Otto Kandler

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Otto Kandler 1983 with the model of pseudomurein ( pseudopeptidoglycan )

Otto Kandler (born October 23, 1920 in Deggendorf ; † August 29, 2017 in Munich ) was a German botanist and microbiologist , most recently em. Professor of General Botany at the Ludwig Maximilians University of Munich (LMU).

The most important discoveries and fundamental works associated with Otto Kandler's name come from the areas of photosynthesis , plant carbohydrate metabolism, the structure elucidation of bacterial cell walls (mureine / peptidoglycans ), the systematics of lactobacilli , the chemotaxonomy of plants and microorganisms and one New conception of the phylogeny of organisms. It provided the first experimental evidence of photophosphorylation in vivo . His discovery of fundamental cell wall differences between bacteria and archaea (until 1990 "Archaebacteria") led him to the realization that these form an independent group of organisms and made him the founder of archaea research in Germany. Together with Carl Woese , he proposed a family tree of life with the three domains Archaea , Bacteria , Eucarya . Topics of his applied research were e.g. B. the microbiology of milk, dairy products or waste water, the production of biogas and research into forest damage. His own research led to his decisive criticism of the so-called forest dieback.


Otto Kandler was born on October 23, 1920 in Deggendorf in Lower Bavaria as the sixth child of a gardener family and was interested in plants and in nature in general at an early age. When he told the pastor at the age of 12 that he had read about Charles Darwin , he received a stick for it; but his interest in questions of evolutionary biology accompanied him throughout his life. He attended elementary school in Schaching / Deggendorf for eight years and was then supposed to do an apprenticeship because his parents could not afford the school fees required at the time for the grammar school. However, his teachers encouraged the parents to allow their son to continue studying. From 1935 to 1938 he attended the “German Advanced School” in Straubing, a teacher training institute for talented children from a poor family. However, his study plans were thwarted by World War II, he was drafted into the Reich Labor Service and later had to serve as a ground radio operator in Russia until the end of the war. At the end of the war, his unit was relocated to Austria. In order not to fall into Russian captivity, he rode his bicycle into territory already occupied by the Americans, became an American prisoner of war, but was released after a short time. 1945–1946 he rebuilt his parents' nursery in Deggendorf; white cabbage and chrysanthemums in particular brought in some money, which he later used to finance his studies.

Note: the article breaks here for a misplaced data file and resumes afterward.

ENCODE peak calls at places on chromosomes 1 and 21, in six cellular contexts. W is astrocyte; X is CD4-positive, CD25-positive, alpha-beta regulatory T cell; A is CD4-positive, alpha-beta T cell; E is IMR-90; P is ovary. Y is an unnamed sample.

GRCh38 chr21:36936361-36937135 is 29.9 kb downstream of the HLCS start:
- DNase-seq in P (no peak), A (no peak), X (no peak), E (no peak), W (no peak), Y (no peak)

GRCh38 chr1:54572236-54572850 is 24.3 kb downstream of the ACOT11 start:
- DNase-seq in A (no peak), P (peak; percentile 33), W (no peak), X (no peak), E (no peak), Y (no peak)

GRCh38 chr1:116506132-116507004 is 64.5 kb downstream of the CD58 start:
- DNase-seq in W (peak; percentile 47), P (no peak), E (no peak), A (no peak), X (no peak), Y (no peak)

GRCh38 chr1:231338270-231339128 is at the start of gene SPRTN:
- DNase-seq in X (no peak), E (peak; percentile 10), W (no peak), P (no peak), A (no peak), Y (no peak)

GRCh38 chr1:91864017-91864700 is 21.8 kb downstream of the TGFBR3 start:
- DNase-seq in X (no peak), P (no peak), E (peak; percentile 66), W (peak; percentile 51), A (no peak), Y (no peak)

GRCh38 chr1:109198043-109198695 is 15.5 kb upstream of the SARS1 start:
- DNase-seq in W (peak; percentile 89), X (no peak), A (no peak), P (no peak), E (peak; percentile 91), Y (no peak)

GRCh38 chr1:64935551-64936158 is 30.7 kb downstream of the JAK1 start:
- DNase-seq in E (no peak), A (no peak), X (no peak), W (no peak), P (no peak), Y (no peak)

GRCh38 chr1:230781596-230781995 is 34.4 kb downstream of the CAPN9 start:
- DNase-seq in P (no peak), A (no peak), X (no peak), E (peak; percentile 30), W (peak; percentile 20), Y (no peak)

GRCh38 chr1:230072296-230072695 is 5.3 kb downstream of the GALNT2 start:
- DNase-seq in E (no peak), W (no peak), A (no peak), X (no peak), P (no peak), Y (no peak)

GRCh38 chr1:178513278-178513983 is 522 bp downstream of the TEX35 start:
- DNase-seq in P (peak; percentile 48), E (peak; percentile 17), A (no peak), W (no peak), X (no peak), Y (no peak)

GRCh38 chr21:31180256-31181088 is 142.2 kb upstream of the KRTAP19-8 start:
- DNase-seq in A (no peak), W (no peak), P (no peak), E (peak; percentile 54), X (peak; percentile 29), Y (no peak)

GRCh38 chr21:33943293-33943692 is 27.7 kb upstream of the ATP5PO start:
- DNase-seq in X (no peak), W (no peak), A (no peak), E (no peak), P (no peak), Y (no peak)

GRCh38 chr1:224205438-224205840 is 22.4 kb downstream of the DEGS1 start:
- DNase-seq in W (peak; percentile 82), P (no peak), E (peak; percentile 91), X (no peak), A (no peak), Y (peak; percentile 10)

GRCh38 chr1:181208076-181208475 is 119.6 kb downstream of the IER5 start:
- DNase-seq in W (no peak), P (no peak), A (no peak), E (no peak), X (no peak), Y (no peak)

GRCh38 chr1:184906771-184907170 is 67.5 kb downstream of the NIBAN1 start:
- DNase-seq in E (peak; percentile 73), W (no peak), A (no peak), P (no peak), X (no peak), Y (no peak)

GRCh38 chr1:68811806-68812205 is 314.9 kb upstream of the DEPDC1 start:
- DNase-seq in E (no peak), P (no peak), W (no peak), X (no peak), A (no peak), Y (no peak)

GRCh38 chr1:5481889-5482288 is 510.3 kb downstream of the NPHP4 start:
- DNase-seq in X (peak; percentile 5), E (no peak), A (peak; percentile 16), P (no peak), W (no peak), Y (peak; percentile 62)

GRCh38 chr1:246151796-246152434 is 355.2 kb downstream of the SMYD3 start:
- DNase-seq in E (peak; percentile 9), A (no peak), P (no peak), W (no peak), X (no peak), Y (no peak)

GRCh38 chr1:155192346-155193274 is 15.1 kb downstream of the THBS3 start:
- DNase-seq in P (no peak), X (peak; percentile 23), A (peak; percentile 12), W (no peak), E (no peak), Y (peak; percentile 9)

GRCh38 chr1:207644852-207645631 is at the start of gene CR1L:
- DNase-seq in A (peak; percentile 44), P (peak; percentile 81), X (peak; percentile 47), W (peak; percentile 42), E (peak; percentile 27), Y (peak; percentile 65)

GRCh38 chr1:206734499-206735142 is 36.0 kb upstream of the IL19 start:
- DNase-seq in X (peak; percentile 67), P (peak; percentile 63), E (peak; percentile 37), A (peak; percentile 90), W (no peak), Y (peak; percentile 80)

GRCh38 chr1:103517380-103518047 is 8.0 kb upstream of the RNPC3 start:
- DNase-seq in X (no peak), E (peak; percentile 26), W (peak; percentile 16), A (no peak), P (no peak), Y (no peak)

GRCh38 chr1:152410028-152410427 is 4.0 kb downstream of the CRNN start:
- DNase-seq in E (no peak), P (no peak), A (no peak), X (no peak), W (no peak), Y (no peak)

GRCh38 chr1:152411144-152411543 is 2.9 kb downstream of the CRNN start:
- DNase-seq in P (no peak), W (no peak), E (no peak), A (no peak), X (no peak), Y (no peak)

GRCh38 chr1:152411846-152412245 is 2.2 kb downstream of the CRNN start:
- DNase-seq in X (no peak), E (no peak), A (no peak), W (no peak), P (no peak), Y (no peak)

Wall mosaic in the entrance hall of the historic building of the Botanical Institute of the LMU in Munich, Menzingerstr. 67; Inauguration in 1914.